Players often will combine lots of different modes, etc., to their soloing. I do the same but with a different approach; I base everything around the pentatonic, so instead of playing modes, I simply add the notes to the pentatonic. This way, I always have that rock base behind the sound.
Like some other rock-star accessories, the Sonic Pipe practice amp looks like something you probably wouldn't be able to take on a plane. It turns out it's a unique U.S.-made practice amp for under $50. I had to learn more. The E-3.1 is part of Sonic Pipe's Elbow series of practice amps. If you're thinking the design looks strangely familiar, it might be because it is built from a PVC pipe fitting.
Hello! Since this is a "session" blog, I thought we'd better review a few mixing basics. We all do a certain amount of home recording, and this crucial step might just save your sound! By following some basic steps used by most professional mixdown engineers, your mixes will be improved exponentially. I guarantee it!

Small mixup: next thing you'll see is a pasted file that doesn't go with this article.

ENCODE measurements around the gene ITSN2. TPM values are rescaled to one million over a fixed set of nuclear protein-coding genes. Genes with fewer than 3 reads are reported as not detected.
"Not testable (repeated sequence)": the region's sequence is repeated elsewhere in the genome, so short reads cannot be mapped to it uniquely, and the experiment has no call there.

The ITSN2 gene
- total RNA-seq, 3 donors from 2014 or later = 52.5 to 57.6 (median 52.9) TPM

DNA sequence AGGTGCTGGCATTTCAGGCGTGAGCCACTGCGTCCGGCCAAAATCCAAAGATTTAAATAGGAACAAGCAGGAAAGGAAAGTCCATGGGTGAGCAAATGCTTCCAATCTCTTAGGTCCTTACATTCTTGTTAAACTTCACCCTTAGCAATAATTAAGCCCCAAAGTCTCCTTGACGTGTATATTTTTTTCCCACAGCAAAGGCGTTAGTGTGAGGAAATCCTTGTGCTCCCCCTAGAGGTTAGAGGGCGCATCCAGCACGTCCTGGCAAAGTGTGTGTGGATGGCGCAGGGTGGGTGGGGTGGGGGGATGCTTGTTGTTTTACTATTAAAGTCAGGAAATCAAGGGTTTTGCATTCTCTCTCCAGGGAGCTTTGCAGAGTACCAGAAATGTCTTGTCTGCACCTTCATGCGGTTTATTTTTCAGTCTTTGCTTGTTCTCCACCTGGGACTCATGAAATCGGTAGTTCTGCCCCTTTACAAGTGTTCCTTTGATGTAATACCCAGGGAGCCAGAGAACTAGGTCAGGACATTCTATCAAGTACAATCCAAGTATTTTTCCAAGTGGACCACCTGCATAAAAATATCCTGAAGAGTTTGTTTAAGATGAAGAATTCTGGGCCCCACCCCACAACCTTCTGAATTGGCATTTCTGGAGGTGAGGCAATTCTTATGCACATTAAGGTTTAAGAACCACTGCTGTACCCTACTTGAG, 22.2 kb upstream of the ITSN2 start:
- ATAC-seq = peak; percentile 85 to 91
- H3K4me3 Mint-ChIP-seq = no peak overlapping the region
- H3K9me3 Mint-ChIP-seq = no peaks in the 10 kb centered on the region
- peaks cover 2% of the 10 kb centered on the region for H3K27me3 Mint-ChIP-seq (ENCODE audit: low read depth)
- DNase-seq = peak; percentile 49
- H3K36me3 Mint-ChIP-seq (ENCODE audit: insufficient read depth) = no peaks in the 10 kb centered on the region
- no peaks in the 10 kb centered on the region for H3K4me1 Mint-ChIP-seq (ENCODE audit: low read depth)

I went to see a band play the other day. I had no expectations…just a fun night out. But hoo-yeah, this band kicked ass around the corner and back. It was the sister-lead Larkin Poe, a band that combines rock, blues, Americana, folk and a few other elements for a rollicking set of originals. Sad, sassy, sweet. Their stories were fun and full of life.
In this lesson, I’ll be demonstrating one of the best ways to transition up and down the neck on the fly. I frequently utilize this technique because it’s easy to play fast and expand into many complex riffs and ideas. The premise of this lesson is based on visualizing the pentatonic scale on one string and expanding it into two, three, or four note patterns using adjacent strings.